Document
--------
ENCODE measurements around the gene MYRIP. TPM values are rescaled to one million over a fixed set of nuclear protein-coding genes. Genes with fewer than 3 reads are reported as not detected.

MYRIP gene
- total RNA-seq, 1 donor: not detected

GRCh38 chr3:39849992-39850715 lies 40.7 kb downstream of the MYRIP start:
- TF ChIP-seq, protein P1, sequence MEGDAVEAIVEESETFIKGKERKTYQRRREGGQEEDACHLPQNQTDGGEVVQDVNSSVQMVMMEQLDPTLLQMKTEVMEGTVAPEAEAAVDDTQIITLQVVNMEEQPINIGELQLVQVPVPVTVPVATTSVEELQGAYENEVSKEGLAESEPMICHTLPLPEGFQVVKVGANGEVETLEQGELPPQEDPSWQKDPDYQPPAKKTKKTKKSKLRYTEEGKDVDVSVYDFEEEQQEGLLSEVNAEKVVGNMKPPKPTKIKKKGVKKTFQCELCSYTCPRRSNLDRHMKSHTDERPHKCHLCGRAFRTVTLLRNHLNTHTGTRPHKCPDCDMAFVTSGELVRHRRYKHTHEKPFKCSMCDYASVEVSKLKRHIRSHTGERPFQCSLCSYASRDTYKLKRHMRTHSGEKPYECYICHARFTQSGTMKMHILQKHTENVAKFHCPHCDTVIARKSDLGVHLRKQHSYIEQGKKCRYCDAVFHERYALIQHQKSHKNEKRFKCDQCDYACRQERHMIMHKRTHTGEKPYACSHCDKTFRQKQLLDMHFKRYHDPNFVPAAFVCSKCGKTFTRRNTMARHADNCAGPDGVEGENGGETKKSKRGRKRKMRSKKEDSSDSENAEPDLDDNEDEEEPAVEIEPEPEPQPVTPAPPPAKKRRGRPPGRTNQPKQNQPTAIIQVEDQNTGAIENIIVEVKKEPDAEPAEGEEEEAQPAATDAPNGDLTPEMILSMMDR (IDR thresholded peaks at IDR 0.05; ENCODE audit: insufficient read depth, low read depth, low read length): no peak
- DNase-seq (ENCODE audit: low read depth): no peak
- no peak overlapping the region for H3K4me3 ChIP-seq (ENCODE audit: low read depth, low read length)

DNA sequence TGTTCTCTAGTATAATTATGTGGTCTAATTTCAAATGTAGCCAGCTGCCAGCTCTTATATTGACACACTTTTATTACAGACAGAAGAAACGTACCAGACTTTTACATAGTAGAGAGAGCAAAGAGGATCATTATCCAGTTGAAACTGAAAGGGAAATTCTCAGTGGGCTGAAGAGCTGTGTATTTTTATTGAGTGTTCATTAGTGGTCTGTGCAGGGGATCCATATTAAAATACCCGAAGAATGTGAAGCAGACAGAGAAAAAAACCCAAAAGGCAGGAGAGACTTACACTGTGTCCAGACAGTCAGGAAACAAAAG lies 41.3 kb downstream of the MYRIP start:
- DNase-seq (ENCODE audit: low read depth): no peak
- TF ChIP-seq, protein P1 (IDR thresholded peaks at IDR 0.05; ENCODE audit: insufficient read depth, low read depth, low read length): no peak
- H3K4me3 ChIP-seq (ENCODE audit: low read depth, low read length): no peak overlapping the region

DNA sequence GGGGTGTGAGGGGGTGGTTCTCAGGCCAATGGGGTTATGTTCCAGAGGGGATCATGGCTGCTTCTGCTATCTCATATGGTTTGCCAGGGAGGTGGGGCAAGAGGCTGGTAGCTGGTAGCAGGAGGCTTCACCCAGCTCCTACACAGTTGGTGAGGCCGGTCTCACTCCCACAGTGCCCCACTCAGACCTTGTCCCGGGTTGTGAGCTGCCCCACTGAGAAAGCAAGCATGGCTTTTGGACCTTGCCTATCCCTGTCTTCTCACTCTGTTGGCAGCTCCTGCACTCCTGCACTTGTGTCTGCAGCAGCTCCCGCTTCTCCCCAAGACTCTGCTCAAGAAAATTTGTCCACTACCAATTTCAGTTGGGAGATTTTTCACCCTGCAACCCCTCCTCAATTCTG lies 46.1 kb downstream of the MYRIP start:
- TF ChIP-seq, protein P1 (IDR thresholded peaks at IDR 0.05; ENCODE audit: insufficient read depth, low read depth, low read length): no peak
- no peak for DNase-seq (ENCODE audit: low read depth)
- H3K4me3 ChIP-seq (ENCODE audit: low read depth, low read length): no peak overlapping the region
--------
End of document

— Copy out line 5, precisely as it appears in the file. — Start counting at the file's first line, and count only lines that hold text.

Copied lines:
- TF ChIP-seq, protein P1, sequence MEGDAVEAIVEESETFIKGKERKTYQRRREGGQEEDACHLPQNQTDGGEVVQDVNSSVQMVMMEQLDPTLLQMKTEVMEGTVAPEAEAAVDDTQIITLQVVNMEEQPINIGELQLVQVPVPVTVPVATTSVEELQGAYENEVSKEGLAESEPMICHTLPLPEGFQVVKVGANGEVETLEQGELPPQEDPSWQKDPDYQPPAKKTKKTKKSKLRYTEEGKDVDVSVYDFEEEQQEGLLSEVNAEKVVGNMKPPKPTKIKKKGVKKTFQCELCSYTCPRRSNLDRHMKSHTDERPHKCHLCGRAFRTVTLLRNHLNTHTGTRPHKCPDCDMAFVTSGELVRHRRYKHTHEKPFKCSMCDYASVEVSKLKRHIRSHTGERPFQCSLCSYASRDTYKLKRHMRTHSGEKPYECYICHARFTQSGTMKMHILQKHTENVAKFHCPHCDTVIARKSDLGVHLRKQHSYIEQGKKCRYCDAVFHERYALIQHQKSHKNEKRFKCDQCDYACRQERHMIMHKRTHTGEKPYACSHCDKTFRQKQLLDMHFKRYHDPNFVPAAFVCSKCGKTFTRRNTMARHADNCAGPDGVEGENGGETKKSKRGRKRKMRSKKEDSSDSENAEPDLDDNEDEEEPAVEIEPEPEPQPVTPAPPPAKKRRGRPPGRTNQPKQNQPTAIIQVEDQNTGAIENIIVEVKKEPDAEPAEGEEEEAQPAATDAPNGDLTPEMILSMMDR (IDR thresholded peaks at IDR 0.05; ENCODE audit: insufficient read depth, low read depth, low read length): no peak